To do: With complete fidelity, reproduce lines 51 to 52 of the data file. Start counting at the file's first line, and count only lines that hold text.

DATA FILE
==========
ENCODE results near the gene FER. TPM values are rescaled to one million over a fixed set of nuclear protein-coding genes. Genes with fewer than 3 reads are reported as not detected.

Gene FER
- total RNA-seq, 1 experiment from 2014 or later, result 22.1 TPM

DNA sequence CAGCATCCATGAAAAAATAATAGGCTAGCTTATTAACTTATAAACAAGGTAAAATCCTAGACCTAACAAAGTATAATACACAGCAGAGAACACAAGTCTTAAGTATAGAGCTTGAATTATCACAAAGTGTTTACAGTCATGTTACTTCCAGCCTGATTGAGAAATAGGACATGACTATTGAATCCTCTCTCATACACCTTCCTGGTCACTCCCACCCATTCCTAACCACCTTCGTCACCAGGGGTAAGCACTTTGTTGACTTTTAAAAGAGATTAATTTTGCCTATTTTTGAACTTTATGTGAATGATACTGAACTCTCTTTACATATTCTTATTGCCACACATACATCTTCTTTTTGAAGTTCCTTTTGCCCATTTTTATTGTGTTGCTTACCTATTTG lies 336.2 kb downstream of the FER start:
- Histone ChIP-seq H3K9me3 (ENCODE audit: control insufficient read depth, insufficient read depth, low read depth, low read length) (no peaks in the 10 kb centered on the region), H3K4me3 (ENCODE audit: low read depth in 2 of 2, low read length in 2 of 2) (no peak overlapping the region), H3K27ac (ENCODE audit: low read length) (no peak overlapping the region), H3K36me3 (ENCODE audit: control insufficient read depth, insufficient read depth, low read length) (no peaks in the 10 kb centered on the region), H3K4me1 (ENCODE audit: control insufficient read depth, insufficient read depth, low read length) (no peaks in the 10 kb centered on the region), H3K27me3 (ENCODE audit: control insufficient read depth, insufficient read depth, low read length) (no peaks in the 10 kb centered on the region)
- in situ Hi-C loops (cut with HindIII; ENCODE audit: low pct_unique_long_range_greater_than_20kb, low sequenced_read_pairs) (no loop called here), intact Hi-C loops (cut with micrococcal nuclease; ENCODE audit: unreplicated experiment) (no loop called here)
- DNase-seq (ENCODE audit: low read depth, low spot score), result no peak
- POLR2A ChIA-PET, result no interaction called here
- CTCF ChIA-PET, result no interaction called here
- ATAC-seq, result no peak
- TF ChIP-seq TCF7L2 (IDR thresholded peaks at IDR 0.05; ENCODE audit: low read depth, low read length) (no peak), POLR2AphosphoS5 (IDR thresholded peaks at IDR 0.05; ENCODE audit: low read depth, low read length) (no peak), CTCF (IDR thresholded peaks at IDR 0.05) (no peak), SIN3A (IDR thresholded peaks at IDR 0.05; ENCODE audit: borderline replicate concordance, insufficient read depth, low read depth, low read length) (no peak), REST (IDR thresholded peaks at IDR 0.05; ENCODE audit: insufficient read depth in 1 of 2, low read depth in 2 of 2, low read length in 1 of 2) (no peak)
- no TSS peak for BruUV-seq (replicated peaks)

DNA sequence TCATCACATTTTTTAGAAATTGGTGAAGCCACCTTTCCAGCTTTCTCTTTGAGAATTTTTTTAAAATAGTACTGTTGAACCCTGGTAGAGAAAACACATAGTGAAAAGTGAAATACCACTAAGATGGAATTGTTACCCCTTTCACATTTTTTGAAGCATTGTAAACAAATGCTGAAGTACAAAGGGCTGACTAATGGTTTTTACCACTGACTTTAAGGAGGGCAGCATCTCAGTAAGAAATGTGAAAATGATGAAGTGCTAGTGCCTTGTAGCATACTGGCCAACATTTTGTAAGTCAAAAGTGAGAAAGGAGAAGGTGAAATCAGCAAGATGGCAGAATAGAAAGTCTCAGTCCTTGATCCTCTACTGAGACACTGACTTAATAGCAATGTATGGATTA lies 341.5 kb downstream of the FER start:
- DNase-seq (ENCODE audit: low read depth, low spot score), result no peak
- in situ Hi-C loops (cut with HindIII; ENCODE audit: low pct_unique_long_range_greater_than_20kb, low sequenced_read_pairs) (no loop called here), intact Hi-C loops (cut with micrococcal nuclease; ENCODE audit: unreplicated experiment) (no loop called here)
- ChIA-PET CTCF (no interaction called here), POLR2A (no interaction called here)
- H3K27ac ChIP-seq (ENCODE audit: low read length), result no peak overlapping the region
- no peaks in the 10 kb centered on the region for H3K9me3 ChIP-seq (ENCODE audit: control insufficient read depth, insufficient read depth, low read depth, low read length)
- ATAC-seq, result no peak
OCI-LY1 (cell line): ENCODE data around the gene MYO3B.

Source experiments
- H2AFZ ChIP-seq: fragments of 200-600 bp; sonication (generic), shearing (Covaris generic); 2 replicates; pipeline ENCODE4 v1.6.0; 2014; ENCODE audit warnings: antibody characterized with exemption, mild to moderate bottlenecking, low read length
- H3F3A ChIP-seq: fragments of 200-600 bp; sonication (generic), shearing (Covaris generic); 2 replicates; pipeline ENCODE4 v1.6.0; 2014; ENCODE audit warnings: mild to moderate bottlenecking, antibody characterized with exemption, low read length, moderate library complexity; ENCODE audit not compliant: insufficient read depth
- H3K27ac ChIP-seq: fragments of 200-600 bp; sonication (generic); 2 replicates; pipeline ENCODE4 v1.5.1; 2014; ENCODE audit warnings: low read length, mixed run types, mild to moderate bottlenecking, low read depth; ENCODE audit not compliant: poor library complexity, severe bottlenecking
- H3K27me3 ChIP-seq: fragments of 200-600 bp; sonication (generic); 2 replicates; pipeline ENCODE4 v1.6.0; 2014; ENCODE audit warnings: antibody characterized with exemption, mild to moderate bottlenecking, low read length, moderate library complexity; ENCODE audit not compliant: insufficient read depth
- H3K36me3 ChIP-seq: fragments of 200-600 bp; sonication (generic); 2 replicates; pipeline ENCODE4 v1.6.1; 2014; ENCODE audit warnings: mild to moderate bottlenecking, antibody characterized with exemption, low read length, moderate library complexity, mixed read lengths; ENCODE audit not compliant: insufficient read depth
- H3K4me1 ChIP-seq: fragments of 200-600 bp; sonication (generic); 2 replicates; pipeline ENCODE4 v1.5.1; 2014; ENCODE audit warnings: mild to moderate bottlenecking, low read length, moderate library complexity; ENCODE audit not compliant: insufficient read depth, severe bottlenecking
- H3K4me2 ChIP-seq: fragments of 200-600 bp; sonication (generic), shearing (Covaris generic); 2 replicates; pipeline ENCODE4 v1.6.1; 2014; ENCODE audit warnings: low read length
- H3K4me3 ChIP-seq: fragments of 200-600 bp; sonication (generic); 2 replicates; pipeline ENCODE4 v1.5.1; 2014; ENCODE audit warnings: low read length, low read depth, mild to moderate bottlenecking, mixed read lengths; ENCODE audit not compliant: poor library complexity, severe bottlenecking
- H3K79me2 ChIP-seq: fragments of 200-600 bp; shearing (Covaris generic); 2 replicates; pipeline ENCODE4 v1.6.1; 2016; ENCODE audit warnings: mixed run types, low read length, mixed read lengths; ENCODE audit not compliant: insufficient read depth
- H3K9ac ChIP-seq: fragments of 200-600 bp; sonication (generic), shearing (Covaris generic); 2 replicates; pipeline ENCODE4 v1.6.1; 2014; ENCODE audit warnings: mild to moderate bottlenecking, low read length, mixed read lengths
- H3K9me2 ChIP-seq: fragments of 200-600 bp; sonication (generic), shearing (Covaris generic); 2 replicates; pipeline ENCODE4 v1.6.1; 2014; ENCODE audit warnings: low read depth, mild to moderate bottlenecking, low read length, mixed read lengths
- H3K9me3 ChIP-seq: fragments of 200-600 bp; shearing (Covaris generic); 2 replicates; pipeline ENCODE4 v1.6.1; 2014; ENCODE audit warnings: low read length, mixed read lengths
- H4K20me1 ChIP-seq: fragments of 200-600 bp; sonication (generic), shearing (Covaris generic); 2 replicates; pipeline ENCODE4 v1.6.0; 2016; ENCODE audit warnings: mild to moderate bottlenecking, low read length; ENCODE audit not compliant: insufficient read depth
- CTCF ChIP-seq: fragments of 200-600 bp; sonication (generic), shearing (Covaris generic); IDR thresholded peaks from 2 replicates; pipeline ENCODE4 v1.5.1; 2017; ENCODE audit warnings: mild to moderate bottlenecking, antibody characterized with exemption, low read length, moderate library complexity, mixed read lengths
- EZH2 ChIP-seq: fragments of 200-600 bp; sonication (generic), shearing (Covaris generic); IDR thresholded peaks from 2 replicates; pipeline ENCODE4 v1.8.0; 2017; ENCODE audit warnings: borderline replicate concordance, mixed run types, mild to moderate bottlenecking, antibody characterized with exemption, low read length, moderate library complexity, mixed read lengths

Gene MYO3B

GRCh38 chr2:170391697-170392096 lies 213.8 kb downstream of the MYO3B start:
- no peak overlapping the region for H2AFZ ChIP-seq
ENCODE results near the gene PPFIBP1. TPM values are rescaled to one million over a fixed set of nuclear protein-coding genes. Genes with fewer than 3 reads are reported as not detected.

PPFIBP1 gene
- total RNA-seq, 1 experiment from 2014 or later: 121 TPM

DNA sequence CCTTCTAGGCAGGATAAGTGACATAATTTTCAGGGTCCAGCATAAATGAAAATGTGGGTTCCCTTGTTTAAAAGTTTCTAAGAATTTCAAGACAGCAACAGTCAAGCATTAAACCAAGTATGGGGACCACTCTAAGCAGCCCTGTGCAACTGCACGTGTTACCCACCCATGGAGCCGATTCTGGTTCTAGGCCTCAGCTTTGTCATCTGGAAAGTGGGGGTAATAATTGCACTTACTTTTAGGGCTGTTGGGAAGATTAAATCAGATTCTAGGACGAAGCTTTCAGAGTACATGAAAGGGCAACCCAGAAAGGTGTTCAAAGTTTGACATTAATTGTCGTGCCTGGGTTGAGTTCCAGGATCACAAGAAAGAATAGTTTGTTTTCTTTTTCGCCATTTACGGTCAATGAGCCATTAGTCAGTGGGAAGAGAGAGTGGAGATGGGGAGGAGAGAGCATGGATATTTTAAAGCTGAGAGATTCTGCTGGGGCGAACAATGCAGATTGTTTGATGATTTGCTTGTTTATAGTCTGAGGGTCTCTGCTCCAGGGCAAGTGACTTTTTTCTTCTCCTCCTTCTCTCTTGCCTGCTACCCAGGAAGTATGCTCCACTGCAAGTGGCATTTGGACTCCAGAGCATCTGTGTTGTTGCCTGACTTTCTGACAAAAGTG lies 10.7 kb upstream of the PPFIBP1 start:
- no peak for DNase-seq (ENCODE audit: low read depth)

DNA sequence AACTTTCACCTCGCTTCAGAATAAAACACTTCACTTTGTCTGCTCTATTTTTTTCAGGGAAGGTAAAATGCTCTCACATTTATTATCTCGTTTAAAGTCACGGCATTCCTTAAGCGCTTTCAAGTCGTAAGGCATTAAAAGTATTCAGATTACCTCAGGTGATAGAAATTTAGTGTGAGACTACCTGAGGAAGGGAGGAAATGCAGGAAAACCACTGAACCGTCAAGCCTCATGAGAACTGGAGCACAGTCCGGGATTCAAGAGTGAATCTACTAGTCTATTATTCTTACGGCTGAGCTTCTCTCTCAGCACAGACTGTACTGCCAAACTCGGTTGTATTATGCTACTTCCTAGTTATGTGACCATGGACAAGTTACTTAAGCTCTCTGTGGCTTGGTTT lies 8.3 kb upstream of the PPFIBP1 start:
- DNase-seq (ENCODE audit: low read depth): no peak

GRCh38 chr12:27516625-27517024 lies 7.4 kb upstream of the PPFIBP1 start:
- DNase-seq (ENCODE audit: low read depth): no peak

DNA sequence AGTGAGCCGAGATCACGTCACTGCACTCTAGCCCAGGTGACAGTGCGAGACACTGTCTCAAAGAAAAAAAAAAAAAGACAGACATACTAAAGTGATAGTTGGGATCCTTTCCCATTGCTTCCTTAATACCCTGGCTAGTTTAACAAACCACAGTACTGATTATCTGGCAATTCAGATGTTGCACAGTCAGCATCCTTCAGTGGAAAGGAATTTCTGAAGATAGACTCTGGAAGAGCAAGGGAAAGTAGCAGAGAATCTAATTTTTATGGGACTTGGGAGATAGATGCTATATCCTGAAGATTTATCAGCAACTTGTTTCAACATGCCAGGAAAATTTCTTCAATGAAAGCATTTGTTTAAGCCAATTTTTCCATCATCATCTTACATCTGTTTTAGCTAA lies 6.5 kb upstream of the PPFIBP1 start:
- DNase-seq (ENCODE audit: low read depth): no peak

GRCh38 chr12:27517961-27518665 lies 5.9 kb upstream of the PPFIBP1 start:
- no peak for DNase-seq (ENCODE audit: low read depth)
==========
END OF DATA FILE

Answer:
GRCh38 chr12:27517961-27518665 lies 5.9 kb upstream of the PPFIBP1 start:
- no peak for DNase-seq (ENCODE audit: low read depth)